Bored Stiff
The Brutal Knights
Death Sentence
Dementia 13
The Evaporators
Danko Jones
Deja Voodoo
Thee Goblins
The Gruesomes
The House of Knives
The Last Patrol
The Leather Uppers
Maximum RnR
Molested Youth
The Rocket Reducers
The Sadies
The Screamagers
Shadowy Men on a Shadowy Planet
The Sick Boys
The Smugglers
The Sophisticatos
The Subhumans
The Ugly
The Vapids
The Viletones

These actually range in quality from the obviously stoopid and proudly goofy to those who surprisingly managed to come up with proper songs, with a beginning, middle and end, sometimes even a solo, in under 90 seconds. Some of these are classics, all should be required listening for any aspiring rocker. Less is more.

THE MISFITS ~ "RETURN OF THE FLY" (this video has a long intro which pads out the song length which is only about 90 seconds);




















DRI ~ "Who am I?";




And then here is of course an entire compilation called "Short Music for short people" which has 99 songs 30 seconds and under.

Want some thing a little less punk and obnoxious? How about Elvis Presley, Duane Eddy, Hank Williams, Ersal Hickey, Chan Romero, Mac Wiseman, Ray Campi, Link Wray, Arch Hall jr, Cliff Richard, Glenn Glen, Merle Travis, Roscoe Holcomb, Hobart Smith, The Byrds, Bluecaps, Wilbur Sweatman, Tiny Hill, The Swingin' Blue Jeans and Maurice Williams & The Zodiacs? There are also demos from Johnny Horton, Willie Nelson, Elvis (again), Cliff Richard (ditto), and Buffalo Springfield. Then there's the Alan Lomax collections which have a lot of really short tracks by blues, folk and gospel singers including Josh White, Jimmie Strothers, Moses Clear Rock Pratt, May Fortune and others.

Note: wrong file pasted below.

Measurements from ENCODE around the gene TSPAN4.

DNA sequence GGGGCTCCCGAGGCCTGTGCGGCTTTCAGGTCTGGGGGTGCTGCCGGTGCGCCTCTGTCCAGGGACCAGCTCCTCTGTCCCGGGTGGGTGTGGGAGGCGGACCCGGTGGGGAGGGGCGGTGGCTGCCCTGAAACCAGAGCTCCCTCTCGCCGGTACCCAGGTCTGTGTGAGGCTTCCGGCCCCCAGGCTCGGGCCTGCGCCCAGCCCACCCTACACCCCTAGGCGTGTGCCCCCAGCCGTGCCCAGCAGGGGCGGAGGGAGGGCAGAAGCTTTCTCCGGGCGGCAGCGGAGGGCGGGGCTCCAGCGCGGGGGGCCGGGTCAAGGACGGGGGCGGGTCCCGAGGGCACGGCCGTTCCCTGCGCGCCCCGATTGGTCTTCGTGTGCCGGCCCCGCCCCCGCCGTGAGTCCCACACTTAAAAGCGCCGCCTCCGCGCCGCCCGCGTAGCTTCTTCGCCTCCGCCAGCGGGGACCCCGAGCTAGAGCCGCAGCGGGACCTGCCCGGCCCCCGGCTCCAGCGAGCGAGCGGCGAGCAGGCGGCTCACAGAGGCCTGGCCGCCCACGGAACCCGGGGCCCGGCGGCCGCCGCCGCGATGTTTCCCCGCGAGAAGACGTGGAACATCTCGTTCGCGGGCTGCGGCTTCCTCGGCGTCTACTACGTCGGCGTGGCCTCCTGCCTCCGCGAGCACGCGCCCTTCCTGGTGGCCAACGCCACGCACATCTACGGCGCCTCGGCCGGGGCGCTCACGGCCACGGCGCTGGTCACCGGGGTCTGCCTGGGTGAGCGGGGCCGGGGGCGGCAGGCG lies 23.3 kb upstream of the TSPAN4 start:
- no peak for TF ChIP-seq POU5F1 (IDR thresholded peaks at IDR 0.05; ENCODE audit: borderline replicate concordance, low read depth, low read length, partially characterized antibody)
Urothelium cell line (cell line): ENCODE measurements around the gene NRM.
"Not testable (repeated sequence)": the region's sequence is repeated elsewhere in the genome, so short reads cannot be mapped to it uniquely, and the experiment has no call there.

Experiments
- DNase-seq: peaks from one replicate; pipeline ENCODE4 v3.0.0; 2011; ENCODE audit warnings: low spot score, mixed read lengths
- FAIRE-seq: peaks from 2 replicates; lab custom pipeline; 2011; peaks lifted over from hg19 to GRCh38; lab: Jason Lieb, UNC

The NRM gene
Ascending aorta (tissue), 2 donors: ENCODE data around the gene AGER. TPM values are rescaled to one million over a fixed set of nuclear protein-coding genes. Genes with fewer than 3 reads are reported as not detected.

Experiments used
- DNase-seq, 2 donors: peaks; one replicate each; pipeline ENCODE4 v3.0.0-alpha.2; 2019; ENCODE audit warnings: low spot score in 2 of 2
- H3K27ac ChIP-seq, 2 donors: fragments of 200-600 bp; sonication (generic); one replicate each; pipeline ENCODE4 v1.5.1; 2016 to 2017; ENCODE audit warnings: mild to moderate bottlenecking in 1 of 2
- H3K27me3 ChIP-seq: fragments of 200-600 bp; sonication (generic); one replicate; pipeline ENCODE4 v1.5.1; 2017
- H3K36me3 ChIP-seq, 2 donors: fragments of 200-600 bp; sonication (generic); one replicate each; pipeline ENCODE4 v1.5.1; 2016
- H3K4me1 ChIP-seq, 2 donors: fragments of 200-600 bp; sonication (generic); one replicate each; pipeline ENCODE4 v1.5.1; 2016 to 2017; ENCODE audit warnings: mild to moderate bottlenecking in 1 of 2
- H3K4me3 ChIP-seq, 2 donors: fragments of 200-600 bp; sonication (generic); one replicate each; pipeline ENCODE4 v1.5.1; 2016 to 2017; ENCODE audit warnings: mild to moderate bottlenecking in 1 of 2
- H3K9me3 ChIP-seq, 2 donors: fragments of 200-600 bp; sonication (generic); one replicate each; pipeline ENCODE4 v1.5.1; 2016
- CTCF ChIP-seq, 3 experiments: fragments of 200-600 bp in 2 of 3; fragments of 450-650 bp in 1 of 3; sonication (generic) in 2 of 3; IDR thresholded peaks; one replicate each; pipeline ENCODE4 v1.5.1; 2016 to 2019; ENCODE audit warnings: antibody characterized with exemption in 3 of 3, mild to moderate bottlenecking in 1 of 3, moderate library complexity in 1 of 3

Putting my money where my mouth is on my CIUT radio show tomorrow (Tuesday Aug. 26, 5pm) I'm going to do a show full of nothing but songs under ninety seconds long. You're welcome AMP Radio.

UPDATE; Even as I was writing this Steve Jones and AMP were already back-pedaling faster than a unicycle backing down a hill. Releasing a bland statement announcing they were withdrawing their "Exiting New Format" while they "reconsidered" things. Jones played the victim card again claiming there were threats of lawsuits (that Micheal Snow precedent I mentioned perhaps). They insist that they may bring it back.
"Our plan is to go back to the drawing board, maybe work a bit closer with some of the various stakeholders in the industry and try and bring this back at a later date."
Right. Kinda like how Mitt Romney is considering running again. That'll totally happen.

This only confirms what some thought, that the whole exercise was a sleazy publicity stunt. Hard to see how looking like cynical incompetents helps their image though.

Angry Mob victorian